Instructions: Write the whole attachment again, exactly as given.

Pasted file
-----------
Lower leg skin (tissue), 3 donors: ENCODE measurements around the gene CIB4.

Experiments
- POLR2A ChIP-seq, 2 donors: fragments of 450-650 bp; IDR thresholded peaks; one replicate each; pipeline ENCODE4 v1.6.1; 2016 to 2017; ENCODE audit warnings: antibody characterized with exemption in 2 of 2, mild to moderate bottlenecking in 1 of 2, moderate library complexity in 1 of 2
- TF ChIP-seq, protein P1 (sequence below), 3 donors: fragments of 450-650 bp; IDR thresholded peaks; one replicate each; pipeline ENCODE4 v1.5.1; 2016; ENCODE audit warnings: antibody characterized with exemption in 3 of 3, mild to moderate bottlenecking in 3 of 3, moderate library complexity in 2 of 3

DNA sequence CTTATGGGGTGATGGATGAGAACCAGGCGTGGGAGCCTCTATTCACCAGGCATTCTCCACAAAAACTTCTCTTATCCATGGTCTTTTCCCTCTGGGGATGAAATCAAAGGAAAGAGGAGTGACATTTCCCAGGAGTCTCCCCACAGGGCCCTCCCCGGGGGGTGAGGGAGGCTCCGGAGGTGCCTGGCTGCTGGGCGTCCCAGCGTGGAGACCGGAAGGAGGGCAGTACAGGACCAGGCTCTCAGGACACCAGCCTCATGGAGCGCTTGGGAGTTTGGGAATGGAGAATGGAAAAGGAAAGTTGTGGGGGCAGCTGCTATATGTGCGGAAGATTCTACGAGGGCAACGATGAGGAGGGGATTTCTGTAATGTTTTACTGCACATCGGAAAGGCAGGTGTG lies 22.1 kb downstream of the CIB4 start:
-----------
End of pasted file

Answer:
Lower leg skin (tissue), 3 donors: ENCODE measurements around the gene CIB4.

Experiments
- POLR2A ChIP-seq, 2 donors: fragments of 450-650 bp; IDR thresholded peaks; one replicate each; pipeline ENCODE4 v1.6.1; 2016 to 2017; ENCODE audit warnings: antibody characterized with exemption in 2 of 2, mild to moderate bottlenecking in 1 of 2, moderate library complexity in 1 of 2
- TF ChIP-seq, protein P1 (sequence below), 3 donors: fragments of 450-650 bp; IDR thresholded peaks; one replicate each; pipeline ENCODE4 v1.5.1; 2016; ENCODE audit warnings: antibody characterized with exemption in 3 of 3, mild to moderate bottlenecking in 3 of 3, moderate library complexity in 2 of 3

DNA sequence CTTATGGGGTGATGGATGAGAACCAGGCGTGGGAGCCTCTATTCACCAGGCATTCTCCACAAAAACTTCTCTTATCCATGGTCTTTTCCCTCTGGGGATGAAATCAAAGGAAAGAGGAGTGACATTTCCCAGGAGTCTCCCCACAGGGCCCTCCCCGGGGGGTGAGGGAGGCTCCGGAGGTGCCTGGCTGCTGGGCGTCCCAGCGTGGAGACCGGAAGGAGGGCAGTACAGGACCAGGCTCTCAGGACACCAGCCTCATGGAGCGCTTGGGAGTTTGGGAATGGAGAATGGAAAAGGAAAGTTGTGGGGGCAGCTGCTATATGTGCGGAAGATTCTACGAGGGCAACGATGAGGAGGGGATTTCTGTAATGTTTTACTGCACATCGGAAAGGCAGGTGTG lies 22.1 kb downstream of the CIB4 start: